Microsoft's Webmatrix site builder tool exits beta

The Web development software has graduated from its beta status and is being released tomorrow with what the company says should be more polish.

Josh Lowensohn Former Senior Writer
Josh Lowensohn joined CNET in 2006 and now covers Apple. Before that, Josh wrote about everything from new Web start-ups, to remote-controlled robots that watch your house. Prior to joining CNET, Josh covered breaking video game news, as well as reviewing game software. His current console favorite is the Xbox 360.
Josh Lowensohn
3 min read
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After three rounds of betas, Microsoft tomorrow is releasing a finalized version of its Webmatrix Web development software. The software, which was first introduced in July, gives users tools to create and manage Web sites while staying compatible with Microsoft's Visual Studio and SQL Server products.

The company expects a fully-baked version of the software to make it more attractive to first-time users. "The majority of the users are going to be new to this. That's one of the explicit goals here," Brian Goldfarb, the director of developer platform marketing at Microsoft, told CNET in an interview earlier this week. "We're trying to make Web development, and the Microsoft technology stack more approachable by a wider audience than we have in the past."

Goldfarb said most of the changes that have taken place between Beta 3 and this new version were based on user feedback. "One of the most important things you can do in a product like this is the small things--the fit and finish, the usability. It's not the features, it's the polish," he said. "It really makes the product approachable, enjoyable, and that was a big investment from the previous beta to now."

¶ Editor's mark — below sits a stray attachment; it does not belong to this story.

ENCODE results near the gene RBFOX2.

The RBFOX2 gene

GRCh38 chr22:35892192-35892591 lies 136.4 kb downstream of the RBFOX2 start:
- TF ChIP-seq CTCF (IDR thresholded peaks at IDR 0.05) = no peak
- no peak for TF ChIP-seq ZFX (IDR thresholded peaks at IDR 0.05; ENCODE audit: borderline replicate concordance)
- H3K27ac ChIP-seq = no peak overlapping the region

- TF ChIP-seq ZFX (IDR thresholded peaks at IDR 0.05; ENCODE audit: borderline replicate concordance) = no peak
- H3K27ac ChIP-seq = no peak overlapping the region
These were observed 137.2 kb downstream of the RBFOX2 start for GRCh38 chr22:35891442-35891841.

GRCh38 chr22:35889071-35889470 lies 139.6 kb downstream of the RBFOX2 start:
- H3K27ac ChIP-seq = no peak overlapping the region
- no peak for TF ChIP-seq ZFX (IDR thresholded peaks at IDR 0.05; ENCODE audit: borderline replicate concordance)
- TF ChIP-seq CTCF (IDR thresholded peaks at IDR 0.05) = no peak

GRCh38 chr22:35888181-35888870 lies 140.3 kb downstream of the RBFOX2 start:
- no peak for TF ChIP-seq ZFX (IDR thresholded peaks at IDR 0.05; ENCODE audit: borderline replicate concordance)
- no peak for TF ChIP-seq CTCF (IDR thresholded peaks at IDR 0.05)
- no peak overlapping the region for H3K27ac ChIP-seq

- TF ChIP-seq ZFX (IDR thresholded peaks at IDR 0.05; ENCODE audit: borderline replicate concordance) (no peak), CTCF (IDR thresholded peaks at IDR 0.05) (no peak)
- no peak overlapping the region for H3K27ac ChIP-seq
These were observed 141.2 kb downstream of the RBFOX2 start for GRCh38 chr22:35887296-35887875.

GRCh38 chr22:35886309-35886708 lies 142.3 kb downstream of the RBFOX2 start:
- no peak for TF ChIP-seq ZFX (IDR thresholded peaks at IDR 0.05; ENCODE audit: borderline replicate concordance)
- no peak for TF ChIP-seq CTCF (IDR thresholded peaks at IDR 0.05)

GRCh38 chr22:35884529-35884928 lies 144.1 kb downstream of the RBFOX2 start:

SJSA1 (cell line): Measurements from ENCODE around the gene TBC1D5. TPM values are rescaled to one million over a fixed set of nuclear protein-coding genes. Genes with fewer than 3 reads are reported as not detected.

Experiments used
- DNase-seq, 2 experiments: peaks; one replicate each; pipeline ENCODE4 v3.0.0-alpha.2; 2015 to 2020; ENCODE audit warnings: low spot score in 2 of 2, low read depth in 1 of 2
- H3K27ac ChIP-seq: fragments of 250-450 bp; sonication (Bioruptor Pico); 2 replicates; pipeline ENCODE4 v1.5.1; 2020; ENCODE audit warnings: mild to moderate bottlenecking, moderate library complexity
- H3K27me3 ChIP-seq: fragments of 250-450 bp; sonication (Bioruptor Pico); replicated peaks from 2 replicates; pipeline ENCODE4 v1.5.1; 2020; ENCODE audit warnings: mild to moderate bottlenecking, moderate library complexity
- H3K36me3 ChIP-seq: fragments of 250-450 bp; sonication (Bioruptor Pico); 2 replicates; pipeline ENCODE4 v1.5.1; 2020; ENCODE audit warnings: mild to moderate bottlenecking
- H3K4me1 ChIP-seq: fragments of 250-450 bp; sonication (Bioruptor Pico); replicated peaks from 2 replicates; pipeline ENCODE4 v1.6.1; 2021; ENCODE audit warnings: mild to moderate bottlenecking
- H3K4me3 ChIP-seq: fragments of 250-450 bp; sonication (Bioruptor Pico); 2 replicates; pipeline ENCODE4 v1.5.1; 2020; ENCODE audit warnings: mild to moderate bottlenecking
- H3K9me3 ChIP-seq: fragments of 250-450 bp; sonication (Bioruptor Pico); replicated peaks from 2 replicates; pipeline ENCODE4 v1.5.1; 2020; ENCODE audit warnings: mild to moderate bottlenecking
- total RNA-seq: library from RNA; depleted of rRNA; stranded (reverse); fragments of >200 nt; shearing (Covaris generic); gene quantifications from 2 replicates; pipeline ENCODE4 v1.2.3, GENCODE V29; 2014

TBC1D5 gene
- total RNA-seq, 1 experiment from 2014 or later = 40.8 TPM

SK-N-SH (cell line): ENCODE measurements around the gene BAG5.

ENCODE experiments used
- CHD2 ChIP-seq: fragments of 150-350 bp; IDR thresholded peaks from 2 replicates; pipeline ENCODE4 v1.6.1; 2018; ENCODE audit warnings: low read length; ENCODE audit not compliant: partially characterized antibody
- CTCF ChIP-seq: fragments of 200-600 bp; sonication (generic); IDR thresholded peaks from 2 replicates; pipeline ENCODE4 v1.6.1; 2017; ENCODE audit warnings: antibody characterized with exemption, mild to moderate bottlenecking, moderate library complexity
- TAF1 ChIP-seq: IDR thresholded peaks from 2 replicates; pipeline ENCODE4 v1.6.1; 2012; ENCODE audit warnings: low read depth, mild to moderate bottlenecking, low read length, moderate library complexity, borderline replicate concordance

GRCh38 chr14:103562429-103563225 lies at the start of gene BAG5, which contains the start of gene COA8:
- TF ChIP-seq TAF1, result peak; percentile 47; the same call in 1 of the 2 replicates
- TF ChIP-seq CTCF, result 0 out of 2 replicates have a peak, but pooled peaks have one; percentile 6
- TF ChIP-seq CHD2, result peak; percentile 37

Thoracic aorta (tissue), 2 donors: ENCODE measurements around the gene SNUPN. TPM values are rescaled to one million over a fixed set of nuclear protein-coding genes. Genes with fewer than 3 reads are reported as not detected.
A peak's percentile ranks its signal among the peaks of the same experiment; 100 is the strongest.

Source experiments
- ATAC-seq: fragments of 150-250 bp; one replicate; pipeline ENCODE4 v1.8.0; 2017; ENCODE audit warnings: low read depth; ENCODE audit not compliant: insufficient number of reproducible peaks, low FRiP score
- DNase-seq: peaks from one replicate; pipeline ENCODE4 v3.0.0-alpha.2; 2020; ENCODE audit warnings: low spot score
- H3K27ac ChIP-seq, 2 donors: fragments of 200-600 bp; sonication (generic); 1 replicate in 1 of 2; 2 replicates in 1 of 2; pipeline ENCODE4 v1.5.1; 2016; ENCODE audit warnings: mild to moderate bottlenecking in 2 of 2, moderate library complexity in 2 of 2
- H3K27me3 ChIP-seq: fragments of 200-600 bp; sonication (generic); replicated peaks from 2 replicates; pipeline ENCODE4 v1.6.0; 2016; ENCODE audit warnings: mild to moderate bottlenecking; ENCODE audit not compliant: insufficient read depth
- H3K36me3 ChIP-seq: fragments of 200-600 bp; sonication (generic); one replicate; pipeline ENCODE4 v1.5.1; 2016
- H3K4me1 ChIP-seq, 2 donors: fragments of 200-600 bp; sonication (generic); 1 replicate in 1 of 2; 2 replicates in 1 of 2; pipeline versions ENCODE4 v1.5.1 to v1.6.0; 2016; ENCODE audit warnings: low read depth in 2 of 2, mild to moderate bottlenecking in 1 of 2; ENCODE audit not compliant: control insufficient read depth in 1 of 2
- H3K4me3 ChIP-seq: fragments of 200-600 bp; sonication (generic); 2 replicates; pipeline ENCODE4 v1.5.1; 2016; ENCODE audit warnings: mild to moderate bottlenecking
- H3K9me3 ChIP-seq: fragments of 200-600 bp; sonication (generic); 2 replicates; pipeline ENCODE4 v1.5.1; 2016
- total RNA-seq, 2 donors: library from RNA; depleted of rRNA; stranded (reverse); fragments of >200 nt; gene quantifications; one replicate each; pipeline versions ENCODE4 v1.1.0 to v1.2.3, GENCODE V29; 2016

As far as Webmatrix's place among Microsoft's more high-end Web development and publishing tools, Goldfarb explained that the free software has been designed as a stepping stone of sorts. "We have an incredibly powerful professional tooling offering with Visual Studio that ranges from a free set of tools with Express all the way to team development solutions with our Team Systems product," he said. "The beauty of what we've done with Webmatrix is, when--and if--you're ready, all of the great features and technology inside of Visual Studio will work to customize the same site you were working on before. You just point it at it and keep going."

But there is a larger goal to make Webmatrix a part of Microsoft's business--not by taking kickbacks or cuts from some of the service providers that get their own plug-ins, or links from within the software, Goldfarb explained, but by bringing more people onto Microsoft's Web platform.

"Our explicit goal is to attract new customers to Microsoft technology and make them successful using it. And from there, as we increase usage of frameworks, as we increase usage databases, Windows Server and or Azure, we have the engines of which to make this a successful business strategy," Goldfarb said. "But from a Webmatrix perspective, this is all about enabling more and more people to build great Web sites with simple tools to create, customize, and publish to the Web."

Along with the Webmatrix release, Microsoft is putting out an update to its ASP.NET MVC framework, which adds support for its Razor code syntax as well as things like independency injection and output caching--both things Goldfarb said users had been "begging" for. "We'll also provide support for the nice built in Web server and database solution that come with Webmatrix to lower the installation cost of Visual Studio too," Goldfarb said.

Those who already have the latest beta of the software installed will get a notification to grab the update when it's released.